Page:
Advertisement
City

Some wacky and wonderful ideas for making the Rogers Centre a better place to watch the Blue Jays

When it was built, the Rogers Centre was considered a marvel of modern architecture. Now, 28 years later, it needs a facelift. The concourse is looking a little shabby, the food offerings could stand to be improved and the general vibe of the ballpark might benefit from a little less concrete and a little more warmth. The Blue Jays organization is in the midst of figuring out how to renovate the stadium into a 21st-century ballpark.

Recently, some students at Western University’s Ivey Business School were tasked, as part of their curriculum, with thinking up ideas for Rogers Centre updates. One of the student groups went so far as to produce a YouTube video (embedded below) with renderings of what their proposals would look like in practice. We spoke with one of them, Habib Jaffer, about how he’d improve the dome.

“The Nest” glass platform

One of the group’s most intriguing ideas is “The Nest.” Essentially, it’s an overhang with a glass floor, similar to the transparent observation deck at the CN Tower. The Nest would be situated one level above the Flight Deck patio, in right field. “I know I’d come to the Rogers Centre if I could watch the game from a bird’s eye view, and feel like I’m standing on top of the game,” Jaffer said. This seems feasible. The Blue Jays were able to transform the former Windows Restaurant into the Flight Deck between seasons, so they could probably build a new outfield platform in short order.

Upper-level glass donut

Another one of the group’s proposals is a little more ambitious: they’d have the Jays wall off the entire upper level of the Rogers Centre with a donut-shaped glass enclosure. This would require the removal of most, if not all of the seats on the 500 Level. The stadium’s capacity would need to be reduced by 10,000 to 15,000 in order to build this thing.

The newly protected area could house some restaurants and concession stands, as well as an area for shopping. As cool as this might turn out to be, it could cost hundreds of millions of dollars to build, and would certainly take a preposterous amount of time to complete. It would also eliminate a lot of the stadium’s most affordable seats. Although it would be a one-of-a-kind feature for the Rogers Centre, the idea is probably too radical to be realized.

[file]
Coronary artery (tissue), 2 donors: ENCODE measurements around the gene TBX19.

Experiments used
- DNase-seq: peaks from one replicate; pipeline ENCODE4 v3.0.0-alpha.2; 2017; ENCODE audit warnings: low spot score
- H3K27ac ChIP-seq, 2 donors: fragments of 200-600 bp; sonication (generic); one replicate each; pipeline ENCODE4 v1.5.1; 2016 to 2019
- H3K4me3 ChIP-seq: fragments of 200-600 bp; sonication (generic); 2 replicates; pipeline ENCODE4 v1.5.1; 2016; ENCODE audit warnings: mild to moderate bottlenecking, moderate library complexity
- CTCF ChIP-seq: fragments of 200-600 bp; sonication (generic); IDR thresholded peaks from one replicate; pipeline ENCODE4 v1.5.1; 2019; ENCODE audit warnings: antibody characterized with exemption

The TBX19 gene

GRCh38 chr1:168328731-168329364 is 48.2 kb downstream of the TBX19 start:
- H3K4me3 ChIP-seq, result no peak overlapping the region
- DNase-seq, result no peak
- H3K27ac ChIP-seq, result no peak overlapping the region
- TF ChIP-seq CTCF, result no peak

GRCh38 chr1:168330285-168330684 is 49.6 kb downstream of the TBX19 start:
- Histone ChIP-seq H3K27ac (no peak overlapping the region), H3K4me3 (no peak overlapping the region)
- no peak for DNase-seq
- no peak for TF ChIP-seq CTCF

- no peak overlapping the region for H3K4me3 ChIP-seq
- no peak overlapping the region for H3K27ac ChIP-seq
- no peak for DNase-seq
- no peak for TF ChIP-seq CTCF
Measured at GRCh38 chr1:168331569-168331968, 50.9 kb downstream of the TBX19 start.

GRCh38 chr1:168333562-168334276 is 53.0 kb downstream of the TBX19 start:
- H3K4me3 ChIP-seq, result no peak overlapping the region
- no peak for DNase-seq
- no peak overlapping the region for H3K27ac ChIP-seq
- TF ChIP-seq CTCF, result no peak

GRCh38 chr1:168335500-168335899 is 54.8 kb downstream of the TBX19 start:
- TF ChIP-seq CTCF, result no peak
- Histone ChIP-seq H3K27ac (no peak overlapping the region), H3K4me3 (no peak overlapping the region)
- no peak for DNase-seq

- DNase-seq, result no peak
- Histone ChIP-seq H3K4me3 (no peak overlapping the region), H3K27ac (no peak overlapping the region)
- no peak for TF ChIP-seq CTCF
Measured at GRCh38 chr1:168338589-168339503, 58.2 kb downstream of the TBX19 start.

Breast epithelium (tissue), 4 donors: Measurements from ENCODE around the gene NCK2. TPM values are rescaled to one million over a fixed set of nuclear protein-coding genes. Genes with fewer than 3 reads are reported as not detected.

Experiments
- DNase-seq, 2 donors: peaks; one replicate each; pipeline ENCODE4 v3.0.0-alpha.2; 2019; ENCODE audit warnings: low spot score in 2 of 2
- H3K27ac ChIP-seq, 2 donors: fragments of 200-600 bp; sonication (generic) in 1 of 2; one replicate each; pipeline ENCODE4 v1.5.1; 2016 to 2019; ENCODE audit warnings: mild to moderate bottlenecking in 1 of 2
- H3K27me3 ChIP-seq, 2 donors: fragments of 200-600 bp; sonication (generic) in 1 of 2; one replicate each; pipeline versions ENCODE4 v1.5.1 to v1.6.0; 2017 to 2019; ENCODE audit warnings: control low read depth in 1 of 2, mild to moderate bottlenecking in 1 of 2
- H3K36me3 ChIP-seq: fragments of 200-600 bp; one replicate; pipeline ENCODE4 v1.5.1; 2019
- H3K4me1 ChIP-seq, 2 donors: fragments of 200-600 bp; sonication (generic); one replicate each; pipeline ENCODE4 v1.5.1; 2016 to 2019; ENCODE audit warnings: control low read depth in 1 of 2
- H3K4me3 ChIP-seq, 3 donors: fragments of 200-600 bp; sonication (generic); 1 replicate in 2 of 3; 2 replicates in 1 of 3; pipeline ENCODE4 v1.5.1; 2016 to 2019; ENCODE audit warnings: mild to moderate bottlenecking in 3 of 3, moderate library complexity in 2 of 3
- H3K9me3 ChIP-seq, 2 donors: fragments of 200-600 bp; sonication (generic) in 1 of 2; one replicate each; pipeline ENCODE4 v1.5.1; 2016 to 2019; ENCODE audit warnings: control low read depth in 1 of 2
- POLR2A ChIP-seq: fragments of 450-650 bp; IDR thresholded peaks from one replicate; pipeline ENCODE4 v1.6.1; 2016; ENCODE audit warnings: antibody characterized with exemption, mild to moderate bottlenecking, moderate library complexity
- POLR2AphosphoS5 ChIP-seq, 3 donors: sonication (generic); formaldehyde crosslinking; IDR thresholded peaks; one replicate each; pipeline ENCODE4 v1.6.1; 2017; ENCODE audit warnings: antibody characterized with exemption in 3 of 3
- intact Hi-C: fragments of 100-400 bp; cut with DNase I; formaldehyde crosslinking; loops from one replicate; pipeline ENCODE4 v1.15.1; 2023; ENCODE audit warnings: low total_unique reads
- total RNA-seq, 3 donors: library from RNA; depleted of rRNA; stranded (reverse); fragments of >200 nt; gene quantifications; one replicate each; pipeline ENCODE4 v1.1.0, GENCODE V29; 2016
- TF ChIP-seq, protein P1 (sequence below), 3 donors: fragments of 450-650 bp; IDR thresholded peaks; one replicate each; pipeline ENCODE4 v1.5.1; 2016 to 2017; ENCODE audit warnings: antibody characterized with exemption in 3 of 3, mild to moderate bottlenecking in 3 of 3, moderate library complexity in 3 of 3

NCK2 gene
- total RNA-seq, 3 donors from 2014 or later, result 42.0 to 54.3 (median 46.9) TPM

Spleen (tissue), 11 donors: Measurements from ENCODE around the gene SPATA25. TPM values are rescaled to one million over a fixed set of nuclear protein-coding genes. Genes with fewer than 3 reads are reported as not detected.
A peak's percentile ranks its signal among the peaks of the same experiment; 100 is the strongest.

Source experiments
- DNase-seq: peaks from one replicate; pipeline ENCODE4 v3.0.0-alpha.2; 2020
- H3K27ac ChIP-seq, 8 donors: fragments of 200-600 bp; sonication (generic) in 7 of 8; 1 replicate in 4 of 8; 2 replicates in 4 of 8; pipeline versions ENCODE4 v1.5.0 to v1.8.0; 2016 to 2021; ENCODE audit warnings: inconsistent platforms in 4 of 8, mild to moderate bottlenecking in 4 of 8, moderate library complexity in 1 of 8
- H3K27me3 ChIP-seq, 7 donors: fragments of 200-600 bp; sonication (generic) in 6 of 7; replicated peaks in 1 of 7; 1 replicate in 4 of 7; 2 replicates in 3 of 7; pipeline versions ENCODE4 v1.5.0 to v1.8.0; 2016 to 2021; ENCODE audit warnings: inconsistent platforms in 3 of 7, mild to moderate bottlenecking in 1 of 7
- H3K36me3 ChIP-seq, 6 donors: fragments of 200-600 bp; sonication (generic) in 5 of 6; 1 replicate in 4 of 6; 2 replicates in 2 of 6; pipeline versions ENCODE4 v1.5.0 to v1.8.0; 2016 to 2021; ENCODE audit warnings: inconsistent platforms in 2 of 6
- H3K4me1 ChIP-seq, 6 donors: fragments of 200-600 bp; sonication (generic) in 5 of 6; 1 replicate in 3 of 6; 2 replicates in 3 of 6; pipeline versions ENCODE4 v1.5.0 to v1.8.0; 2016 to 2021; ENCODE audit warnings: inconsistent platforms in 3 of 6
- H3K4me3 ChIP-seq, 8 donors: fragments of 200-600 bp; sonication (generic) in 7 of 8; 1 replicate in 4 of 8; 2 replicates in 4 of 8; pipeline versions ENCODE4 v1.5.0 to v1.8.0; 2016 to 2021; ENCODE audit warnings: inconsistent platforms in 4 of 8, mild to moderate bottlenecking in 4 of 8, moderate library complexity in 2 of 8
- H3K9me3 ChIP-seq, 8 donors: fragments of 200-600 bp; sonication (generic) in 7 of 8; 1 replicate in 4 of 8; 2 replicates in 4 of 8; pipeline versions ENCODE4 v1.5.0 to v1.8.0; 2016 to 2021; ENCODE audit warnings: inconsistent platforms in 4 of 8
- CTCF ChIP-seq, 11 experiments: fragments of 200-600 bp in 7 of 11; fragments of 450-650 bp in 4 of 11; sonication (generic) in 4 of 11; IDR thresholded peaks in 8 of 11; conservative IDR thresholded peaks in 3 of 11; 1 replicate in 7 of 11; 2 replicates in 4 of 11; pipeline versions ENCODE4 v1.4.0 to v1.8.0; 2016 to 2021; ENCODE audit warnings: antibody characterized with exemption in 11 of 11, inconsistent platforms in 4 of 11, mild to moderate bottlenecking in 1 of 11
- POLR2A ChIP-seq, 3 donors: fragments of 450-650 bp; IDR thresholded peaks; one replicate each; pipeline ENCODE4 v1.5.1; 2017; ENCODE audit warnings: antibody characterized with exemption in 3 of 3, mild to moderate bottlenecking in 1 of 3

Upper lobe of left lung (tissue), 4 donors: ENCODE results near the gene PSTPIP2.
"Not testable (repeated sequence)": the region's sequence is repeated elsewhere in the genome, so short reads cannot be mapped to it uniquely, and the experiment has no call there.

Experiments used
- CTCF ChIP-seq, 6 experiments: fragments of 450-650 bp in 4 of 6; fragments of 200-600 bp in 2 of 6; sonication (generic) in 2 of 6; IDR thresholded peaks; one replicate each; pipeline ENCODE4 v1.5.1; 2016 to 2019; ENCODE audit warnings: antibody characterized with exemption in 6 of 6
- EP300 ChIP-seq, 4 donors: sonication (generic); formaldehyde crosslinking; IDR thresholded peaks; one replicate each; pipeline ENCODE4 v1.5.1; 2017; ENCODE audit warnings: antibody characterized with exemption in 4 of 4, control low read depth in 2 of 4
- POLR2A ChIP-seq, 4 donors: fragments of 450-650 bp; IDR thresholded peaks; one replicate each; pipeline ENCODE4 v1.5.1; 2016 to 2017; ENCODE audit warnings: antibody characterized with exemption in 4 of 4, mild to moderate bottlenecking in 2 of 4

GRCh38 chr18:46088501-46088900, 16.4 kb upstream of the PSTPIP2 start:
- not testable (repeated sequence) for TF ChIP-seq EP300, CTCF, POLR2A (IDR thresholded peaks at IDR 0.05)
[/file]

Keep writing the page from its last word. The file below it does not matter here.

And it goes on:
VR headset stations

How awesome would it be to see the very same pitch Jose Bautista saw in Game 5 of the 2015 ALDS? “You could see the play from the batter’s viewpoint, and you could simulate trying to hit a pitch,” Jaffer said. It wouldn’t be too hard to pull this off at Rogers Centre: there’s real estate on the concourse level to set it up. It would still require an investment from the Blue Jays, though.

A hall of fame

A common pet peeve about the Rogers Centre is its lack of tribute to past Blue Jays teams and players. In other MLB ballparks, there are huge shrines and statues to historical figures from the home team’s past. In the Rogers Centre, there’s almost nothing.

Advertisement

The Ivey student group suggests installing a “Hall of Fame” around the upper level of the stadium. Not only would this help fill the historical gap, but it would create another place for fans to gather during games. This is presumably the sort of thing Blue Jays president Mark Shapiro is talking about when he says he wants to “turn the stadium into a ballpark.”

Wearable wristbands

Taking a page out of the Disney playbook, the Ivey students want to create Blue Jays wristbands that fans could tap on wireless receivers, like credit cards, to enter the stadium and buy concessions. This may not appeal to the everyday Blue Jays fan, but it’s something that could take off with younger fans, who are often encouraged to visit special zones throughout the Rogers Centre during Saturday games. They could flash their wristbands at hubs throughout the stadium to collect points and get access to Blue Jays discounts or prizes.

NEVER MISS A TORONTO LIFE STORY

Sign up for This City, our free newsletter about everything that matters right now in Toronto politics, sports, business, culture, society and more.

By signing up, you agree to our terms of use and privacy policy.
You may unsubscribe at any time.

This site is protected by reCAPTCHA and the Google Privacy Policy and Terms of Service apply.

Advertisement
Advertisement

Big Stories

These are Toronto’s best new restaurants of 2024
Food & Drink

These are Toronto’s best new restaurants of 2024